Dear editor

We are really disappointed with the inaccurate coverage of domestic violence and family court in this Seattle Weekly article. We submitted the following letter to their editor.

We have deep concerns about Nina Shapiro’s January 18th article “Ripped Apart.”

Ms. Shapiro makes the important point that family court is significantly under-resourced, and decisions are being made about “the most precious relationships in people’s lives” with hearings that are far from comprehensive. Yes. This is a real problem in King County and across our state.

But Ms. Shapiro goes on at great length about how domestic violence allegations are used to manipulate the courts against dads and draws conclusions by presenting one side of the story. The Washington State Domestic Violence Fatality Review has studied domestic violence homicides over the course of twelve years in fifteen Washington counties. Inter-disciplinary groups reviewing these homicides found time and again that―even with the most violent abusers―courts failed to adequately address victim’s safety concerns and failed to understand how abusers’ controlling and violent behavior threatened the safety and well-being of their children. These findings are completely ignored by Ms. Shapiro.

We routinely hear about attorneys advising victims NOT to talk about the abuse they have experienced because it will bias the court against them. They remain silent out of fear that the court will think they are lying or trying to manipulate the system. This silence hurts children.

We agree that family court needs to be improved. But, whenever allegations of domestic violence are present, the focus should be on safety and the best interest of the children. We encourage The Weekly to exercise better judgment and present balanced material on matters such as this.

Girls in sports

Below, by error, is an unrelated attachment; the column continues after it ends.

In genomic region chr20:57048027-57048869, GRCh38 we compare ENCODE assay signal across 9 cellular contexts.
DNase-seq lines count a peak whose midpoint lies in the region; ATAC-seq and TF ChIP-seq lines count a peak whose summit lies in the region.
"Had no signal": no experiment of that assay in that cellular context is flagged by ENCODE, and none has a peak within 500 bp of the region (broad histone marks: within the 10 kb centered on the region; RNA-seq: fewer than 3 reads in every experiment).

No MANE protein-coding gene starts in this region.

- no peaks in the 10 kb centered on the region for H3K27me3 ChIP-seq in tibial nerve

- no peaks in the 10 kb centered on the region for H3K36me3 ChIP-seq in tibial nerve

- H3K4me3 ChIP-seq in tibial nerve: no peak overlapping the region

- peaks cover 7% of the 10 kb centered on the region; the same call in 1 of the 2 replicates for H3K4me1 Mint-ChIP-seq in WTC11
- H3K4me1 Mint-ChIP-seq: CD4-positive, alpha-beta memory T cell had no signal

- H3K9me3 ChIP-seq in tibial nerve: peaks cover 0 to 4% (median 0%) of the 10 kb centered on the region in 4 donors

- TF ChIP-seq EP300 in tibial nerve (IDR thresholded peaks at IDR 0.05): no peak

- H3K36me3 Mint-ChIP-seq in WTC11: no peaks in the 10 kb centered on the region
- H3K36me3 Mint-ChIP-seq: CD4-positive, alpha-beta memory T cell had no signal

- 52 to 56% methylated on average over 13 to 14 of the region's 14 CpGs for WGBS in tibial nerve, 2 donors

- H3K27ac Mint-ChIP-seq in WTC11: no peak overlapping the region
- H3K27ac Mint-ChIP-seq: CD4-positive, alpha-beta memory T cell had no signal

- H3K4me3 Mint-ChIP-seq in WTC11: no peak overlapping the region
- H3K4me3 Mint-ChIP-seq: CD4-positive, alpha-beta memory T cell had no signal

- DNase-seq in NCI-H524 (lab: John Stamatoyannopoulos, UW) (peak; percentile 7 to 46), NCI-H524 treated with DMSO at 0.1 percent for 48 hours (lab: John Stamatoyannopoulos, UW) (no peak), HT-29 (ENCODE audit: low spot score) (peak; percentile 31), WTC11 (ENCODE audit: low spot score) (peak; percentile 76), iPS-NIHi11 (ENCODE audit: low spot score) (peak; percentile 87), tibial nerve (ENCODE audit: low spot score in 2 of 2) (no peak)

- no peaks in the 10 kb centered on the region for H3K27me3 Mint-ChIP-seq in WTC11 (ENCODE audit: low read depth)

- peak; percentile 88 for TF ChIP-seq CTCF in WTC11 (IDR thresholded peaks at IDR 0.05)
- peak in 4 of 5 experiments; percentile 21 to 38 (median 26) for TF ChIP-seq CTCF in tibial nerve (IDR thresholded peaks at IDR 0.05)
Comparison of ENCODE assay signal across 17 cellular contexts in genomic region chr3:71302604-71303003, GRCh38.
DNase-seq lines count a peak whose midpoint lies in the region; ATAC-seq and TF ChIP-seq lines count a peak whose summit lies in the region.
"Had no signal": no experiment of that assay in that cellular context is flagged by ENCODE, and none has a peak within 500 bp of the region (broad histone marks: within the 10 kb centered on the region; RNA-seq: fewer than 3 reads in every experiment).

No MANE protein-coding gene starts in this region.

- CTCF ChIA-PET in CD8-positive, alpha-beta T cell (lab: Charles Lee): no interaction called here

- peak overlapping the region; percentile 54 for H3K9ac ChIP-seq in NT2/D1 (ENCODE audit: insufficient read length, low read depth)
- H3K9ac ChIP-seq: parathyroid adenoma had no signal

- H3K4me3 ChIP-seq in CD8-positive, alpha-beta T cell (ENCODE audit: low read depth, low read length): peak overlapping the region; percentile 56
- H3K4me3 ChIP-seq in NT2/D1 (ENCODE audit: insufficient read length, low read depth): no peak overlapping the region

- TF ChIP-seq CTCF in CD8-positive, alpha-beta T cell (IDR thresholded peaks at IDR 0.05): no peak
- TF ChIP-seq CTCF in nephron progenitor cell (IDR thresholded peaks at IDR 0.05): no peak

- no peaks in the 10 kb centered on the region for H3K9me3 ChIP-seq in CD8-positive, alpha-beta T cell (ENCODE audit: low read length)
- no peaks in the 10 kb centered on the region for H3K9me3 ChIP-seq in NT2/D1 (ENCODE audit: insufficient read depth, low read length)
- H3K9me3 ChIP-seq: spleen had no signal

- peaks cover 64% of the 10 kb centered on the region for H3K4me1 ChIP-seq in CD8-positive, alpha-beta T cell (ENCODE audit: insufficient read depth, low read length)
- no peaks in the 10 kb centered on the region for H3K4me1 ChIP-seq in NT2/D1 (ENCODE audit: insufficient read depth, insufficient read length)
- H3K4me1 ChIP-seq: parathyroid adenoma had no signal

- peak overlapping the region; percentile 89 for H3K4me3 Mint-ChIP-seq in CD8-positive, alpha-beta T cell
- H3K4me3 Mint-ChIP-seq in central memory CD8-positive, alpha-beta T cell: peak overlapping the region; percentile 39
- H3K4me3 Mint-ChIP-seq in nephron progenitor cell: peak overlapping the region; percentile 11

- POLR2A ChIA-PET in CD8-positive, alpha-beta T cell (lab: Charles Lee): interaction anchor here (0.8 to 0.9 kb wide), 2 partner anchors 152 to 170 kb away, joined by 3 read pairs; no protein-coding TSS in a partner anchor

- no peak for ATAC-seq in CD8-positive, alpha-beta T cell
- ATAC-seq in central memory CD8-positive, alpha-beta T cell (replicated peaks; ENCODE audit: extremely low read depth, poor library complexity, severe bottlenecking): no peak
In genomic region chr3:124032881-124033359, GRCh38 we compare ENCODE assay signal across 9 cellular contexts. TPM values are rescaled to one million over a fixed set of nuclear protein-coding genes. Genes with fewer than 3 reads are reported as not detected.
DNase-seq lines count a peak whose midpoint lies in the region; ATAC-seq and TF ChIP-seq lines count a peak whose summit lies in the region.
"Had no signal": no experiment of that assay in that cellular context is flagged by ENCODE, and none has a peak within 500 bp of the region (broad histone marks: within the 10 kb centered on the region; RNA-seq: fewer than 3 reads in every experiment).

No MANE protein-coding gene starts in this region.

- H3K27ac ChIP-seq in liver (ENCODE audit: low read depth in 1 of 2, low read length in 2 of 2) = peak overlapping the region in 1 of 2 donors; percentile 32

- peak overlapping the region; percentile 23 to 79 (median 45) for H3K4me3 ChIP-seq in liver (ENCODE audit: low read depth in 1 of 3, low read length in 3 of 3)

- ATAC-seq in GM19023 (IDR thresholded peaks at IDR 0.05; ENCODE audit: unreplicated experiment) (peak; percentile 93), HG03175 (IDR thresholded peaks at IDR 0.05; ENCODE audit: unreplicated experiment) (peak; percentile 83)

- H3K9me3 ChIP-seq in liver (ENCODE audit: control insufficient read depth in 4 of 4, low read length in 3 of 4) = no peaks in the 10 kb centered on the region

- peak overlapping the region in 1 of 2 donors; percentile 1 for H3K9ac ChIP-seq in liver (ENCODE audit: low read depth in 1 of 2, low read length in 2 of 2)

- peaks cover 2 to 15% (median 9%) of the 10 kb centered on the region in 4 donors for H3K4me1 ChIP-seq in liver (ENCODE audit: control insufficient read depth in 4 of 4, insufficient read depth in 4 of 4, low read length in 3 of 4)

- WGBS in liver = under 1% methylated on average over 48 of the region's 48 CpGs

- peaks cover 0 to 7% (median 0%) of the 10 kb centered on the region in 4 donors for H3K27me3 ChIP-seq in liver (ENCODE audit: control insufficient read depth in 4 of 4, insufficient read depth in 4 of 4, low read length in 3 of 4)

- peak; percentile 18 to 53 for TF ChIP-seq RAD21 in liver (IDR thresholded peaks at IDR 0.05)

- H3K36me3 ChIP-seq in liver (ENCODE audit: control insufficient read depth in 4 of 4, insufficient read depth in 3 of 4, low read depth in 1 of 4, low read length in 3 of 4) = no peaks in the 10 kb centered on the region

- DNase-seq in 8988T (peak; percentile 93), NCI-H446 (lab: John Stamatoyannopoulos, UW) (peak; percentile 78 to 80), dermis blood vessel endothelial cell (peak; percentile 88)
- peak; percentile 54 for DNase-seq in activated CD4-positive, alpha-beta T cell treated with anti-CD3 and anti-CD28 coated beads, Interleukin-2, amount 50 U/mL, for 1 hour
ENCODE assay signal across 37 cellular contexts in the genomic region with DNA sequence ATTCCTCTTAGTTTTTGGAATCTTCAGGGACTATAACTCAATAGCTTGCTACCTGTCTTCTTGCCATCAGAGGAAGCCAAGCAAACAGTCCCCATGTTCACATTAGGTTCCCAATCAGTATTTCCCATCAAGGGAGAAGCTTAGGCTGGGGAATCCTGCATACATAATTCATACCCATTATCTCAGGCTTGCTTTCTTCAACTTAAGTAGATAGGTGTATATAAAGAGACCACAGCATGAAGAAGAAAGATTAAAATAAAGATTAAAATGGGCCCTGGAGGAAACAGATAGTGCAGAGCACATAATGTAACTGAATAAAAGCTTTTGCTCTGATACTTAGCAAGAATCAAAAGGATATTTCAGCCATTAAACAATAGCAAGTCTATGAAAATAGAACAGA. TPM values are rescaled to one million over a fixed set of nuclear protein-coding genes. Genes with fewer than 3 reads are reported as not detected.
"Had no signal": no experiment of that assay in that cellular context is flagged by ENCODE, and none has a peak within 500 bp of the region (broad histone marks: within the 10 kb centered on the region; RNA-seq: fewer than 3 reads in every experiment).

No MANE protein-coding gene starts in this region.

I was planning on writing this blog post about the Lingerie Football League and its recent announcement of plans to start a youth league. (In case you haven’t heard of the LFL, yes, it’s just what it sounds like.) I was going to rant a little bit about the mind-bending absurdity of claiming to strike a blow for girls’ empowerment by grooming them to play football in their underwear just as soon as it’s legal. Or how despicable it is that this “league” claims to break barriers for women while dismissing its players’ requests for basic safety equipment.

But then I realized I was falling for the oldest trick in the book. Curtis Cartier at the Seattle Weekly blog got it just right. This youth lingerie thing is a red herring calculated to stir up controversy―a.k.a. publicity―for an organization that really deserves less attention, not more. So, I’m not going to talk about that after all.

Instead, I’ll just say this. Giving girls real, meaningful opportunities in sports is important. Most girls still aren’t taught to develop their physical strength and skill as fully as most boys are. (In fact, research shows girls are actually trained to make themselves weaker.)  As of this morning, the top Google results for “girls in sports” include “hot girls in sports,” “hot Olympic girls,” and plenty of pictures of naked women. In order to change that we need to teach girls to value their bodies’ strength and agility for their own achievement, their own freedom, their own joy―not men’s entertainment or profit.